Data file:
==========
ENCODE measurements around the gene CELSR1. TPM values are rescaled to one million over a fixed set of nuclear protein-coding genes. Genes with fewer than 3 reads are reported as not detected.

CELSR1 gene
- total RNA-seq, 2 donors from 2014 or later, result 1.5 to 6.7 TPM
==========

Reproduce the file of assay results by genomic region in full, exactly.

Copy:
ENCODE measurements around the gene CELSR1. TPM values are rescaled to one million over a fixed set of nuclear protein-coding genes. Genes with fewer than 3 reads are reported as not detected.

CELSR1 gene
- total RNA-seq, 2 donors from 2014 or later, result 1.5 to 6.7 TPM